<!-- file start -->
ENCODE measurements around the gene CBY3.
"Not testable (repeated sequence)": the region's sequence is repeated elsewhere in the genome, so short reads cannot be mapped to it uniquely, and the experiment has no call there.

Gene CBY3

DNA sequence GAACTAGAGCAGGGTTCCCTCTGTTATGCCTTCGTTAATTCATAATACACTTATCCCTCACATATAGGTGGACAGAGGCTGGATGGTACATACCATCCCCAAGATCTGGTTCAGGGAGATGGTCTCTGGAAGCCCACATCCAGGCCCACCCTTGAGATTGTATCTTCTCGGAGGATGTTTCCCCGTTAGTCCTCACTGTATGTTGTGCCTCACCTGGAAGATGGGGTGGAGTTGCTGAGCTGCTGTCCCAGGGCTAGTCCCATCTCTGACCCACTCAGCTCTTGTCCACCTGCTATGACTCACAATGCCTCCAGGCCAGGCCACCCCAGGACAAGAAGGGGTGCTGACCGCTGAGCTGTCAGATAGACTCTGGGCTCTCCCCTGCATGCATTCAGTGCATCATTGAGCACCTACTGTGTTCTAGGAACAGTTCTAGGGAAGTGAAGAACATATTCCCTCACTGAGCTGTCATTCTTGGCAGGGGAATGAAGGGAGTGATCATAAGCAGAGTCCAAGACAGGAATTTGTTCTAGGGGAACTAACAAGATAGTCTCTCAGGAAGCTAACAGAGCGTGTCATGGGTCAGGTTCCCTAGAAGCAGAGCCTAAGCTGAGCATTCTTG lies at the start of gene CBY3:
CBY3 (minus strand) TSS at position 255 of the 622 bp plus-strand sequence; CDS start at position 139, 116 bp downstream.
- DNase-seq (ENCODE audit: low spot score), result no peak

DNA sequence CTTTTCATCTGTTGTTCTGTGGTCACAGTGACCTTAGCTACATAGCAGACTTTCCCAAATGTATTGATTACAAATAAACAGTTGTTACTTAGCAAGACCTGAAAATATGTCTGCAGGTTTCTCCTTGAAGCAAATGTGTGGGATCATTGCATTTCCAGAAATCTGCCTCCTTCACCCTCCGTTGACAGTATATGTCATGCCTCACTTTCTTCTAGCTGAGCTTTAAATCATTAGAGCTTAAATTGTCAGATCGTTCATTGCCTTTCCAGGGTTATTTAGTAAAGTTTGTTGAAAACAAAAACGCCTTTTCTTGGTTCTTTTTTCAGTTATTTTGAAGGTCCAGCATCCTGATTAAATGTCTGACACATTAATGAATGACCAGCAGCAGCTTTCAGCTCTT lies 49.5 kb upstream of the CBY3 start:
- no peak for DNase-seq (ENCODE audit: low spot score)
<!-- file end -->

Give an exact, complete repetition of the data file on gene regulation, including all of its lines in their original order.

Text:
ENCODE measurements around the gene CBY3.
"Not testable (repeated sequence)": the region's sequence is repeated elsewhere in the genome, so short reads cannot be mapped to it uniquely, and the experiment has no call there.

Gene CBY3

DNA sequence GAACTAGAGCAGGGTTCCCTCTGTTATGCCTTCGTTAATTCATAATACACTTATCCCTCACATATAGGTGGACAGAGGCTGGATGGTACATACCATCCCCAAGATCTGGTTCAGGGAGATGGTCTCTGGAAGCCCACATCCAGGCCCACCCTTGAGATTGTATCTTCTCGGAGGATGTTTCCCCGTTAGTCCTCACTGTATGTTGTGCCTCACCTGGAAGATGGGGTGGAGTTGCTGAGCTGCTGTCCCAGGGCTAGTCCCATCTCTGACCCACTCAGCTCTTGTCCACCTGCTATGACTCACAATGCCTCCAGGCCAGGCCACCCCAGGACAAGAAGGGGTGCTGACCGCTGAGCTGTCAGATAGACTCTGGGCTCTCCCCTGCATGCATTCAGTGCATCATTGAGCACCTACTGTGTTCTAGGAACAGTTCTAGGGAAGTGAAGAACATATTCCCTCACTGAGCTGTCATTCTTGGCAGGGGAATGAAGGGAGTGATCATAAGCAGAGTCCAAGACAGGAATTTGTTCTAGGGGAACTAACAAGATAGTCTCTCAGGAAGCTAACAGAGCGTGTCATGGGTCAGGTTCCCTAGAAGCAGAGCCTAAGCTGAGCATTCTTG lies at the start of gene CBY3:
CBY3 (minus strand) TSS at position 255 of the 622 bp plus-strand sequence; CDS start at position 139, 116 bp downstream.
- DNase-seq (ENCODE audit: low spot score), result no peak

DNA sequence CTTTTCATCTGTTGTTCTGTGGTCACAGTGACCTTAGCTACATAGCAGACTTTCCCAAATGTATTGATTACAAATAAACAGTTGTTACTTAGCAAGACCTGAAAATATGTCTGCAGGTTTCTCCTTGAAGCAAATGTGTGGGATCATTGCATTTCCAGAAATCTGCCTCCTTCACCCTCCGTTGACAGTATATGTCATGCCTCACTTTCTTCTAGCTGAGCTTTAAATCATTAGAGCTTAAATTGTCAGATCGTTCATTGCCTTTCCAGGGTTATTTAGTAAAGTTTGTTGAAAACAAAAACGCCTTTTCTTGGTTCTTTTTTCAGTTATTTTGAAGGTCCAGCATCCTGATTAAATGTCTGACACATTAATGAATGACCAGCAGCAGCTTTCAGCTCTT lies 49.5 kb upstream of the CBY3 start:
- no peak for DNase-seq (ENCODE audit: low spot score)